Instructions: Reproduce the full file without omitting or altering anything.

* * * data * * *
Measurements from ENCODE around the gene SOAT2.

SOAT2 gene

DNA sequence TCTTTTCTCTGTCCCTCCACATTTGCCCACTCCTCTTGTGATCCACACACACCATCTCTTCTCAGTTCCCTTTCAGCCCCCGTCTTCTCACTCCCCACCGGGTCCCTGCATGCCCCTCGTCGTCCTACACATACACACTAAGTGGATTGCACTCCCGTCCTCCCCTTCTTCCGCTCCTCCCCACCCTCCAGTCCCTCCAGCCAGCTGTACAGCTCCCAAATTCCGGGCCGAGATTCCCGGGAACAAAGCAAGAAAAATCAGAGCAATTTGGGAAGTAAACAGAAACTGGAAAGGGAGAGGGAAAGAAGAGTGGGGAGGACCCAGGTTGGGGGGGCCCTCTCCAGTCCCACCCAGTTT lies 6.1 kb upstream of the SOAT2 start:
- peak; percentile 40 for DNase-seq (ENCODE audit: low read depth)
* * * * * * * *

Measurements from ENCODE around the gene SOAT2.

SOAT2 gene

DNA sequence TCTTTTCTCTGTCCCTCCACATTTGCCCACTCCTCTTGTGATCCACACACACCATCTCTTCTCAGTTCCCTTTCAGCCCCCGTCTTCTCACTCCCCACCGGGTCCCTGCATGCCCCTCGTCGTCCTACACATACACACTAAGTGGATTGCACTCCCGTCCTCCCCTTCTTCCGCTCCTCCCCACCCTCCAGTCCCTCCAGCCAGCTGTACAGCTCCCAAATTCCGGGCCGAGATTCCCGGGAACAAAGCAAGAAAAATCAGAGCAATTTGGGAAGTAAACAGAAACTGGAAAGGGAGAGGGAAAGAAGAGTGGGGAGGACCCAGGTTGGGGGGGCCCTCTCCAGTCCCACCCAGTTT lies 6.1 kb upstream of the SOAT2 start:
- peak; percentile 40 for DNase-seq (ENCODE audit: low read depth)